Penn State Lesson: What to Do If You Suspect Sexual Abuse of a Child

By Scherer, Ron | The Christian Science Monitor, November 17, 2011 | Go to article overview
Save to active project

Penn State Lesson: What to Do If You Suspect Sexual Abuse of a Child


Scherer, Ron, The Christian Science Monitor


Whether or not Mike McQueary told police of the alleged sexual assault of a young boy, the Penn State scandal raises the issue of how to handle such cases. Every US state has its own laws.

Penn State assistant coach Mike McQueary's assertion, now disputed by police, that he talked to the police after the alleged sexual assault of a young boy by former coach Jerry Sandusky raises the important question: What is the right way to handle such cases?

It turns out that every state in the nation has its own specific laws on reporting the sexual abuse of a child. If there is any unifying theme, it is that the person who has "reasonable cause" to believe a child has been abused must notify law enforcement officials and child welfare agencies. People who work in certain fields or at certain institutions have to notify their boss, who is then required to report the abuse, usually within 48 hours.

"Anybody may report it," says Carolyn Atwell-Davis, director of legislative affairs at the National Center for Missing and Exploited Children in Alexandria, Va. "States want people who are in a position to become aware of child sexual abuse to report" their allegation.

Almost every state also lists specific professions, especially those licensed by the state, that are expressly required to notify both the police and child welfare agencies.

For example, the state of Vermont lists 34 different professions or jobs in which instances of child abuse or neglect must be reported within 24 hours. This includes such professions as doctors, dentists, nurses, teachers, librarians, social workers, camp counselors, and clergy.

But Vermont is even more specific for certain professionals who are required to report any abuse immediately. This includes 15 specific types of jobs such as any involved in medicine, hospital work, teaching, child care, or social work.

Yet other states, such as Washington, include any adult who has reasonable cause to believe that a child who resides with them has suffered severe abuse. The state of Tennessee requires any neighbor, relative, friend, "or any other person" who knows about sexual abuse or has a reasonable cause to suspect it.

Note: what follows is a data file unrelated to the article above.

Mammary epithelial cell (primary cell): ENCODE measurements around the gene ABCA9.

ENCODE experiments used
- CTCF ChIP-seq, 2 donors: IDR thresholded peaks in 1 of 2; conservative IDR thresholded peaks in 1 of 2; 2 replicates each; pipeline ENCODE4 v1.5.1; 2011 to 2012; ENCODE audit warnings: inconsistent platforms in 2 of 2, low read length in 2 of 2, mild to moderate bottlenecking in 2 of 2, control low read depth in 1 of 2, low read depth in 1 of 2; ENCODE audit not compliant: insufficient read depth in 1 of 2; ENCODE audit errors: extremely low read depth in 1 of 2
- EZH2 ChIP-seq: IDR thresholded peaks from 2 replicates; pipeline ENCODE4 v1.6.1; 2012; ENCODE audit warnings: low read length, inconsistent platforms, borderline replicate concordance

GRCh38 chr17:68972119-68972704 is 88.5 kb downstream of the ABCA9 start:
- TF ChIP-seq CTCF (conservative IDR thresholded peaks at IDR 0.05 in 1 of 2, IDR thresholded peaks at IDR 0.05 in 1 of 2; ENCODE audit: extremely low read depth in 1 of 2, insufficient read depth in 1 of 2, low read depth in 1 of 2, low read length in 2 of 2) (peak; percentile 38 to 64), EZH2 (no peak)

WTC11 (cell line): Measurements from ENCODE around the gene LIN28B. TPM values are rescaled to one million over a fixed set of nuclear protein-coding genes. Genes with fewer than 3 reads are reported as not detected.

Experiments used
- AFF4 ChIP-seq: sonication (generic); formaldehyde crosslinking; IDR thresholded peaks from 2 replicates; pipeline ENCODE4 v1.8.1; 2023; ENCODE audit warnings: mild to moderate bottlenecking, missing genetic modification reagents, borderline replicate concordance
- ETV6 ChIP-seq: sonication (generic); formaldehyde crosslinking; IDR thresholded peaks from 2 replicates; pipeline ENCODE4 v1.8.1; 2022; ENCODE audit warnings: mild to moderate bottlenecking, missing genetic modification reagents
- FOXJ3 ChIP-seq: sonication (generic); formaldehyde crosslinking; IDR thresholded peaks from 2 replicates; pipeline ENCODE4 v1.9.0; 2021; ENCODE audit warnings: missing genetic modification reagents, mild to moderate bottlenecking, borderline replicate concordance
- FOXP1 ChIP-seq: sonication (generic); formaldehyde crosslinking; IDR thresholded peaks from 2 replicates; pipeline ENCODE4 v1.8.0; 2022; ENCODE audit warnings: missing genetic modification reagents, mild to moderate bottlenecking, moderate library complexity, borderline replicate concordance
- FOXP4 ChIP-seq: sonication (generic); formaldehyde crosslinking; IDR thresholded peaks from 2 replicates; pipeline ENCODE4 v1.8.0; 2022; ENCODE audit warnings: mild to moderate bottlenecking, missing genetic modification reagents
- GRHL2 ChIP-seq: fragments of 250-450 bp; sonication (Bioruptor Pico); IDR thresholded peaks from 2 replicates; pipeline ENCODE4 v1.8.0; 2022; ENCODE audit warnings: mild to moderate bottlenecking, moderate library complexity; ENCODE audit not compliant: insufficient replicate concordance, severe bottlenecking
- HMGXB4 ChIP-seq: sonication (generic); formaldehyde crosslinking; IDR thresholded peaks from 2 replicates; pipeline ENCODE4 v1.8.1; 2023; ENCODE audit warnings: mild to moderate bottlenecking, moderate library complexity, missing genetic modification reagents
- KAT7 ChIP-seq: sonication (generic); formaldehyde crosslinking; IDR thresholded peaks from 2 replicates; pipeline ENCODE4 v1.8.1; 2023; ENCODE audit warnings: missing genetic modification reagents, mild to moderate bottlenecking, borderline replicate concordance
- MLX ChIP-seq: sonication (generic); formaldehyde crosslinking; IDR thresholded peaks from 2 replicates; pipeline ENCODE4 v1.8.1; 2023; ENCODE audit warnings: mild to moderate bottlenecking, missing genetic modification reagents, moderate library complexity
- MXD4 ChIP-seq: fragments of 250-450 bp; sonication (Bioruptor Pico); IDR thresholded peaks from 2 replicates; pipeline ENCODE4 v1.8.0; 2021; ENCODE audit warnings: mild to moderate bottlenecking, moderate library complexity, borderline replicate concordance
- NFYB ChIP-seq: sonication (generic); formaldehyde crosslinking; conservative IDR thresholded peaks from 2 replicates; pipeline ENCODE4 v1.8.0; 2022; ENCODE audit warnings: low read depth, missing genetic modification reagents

Some states, however, including New York and Pennsylvania, require individuals in institutions such as schools to report abuse to the person in charge, not the authorities. Then, the person in charge - in Penn State's case, the athletic director and the individual in charge of the Campus Police - are required to notify the police and child welfare agency.

The rest of this article is only available to active members of Questia

Sign up now for a free, 1-day trial and receive full access to:

  • Questia's entire collection
  • Automatic bibliography creation
  • More helpful research tools like notes, citations, and highlights
  • Ad-free environment

Already a member? Log in now.

Notes for this article

Add a new note
If you are trying to select text to create highlights or citations, remember that you must now click or tap on the first word, and then click or tap on the last word.
Loading One moment ...
Project items
Notes
Cite this article

Cited article

Style
Citations are available only to our active members.
Sign up now to cite pages or passages in MLA, APA and Chicago citation styles.

Cited article

Penn State Lesson: What to Do If You Suspect Sexual Abuse of a Child
Settings

Settings

Typeface
Text size Smaller Larger
Search within

Search within this article

Look up

Look up a word

  • Dictionary
  • Thesaurus
Please submit a word or phrase above.
Print this page

Print this page

Why can't I print more than one page at a time?

While we understand printed pages are helpful to our users, this limitation is necessary to help protect our publishers' copyrighted material and prevent its unlawful distribution. We are sorry for any inconvenience.
Full screen

matching results for page

Cited passage

Style
Citations are available only to our active members.
Sign up now to cite pages or passages in MLA, APA and Chicago citation styles.

Cited passage

Welcome to the new Questia Reader

The Questia Reader has been updated to provide you with an even better online reading experience.  It is now 100% Responsive, which means you can read our books and articles on any sized device you wish.  All of your favorite tools like notes, highlights, and citations are still here, but the way you select text has been updated to be easier to use, especially on touchscreen devices.  Here's how:

1. Click or tap the first word you want to select.
2. Click or tap the last word you want to select.

OK, got it!

Thanks for trying Questia!

Please continue trying out our research tools, but please note, full functionality is available only to our active members.

Your work will be lost once you leave this Web page.

For full access in an ad-free environment, sign up now for a FREE, 1-day trial.

Already a member? Log in now.

Are you sure you want to delete this highlight?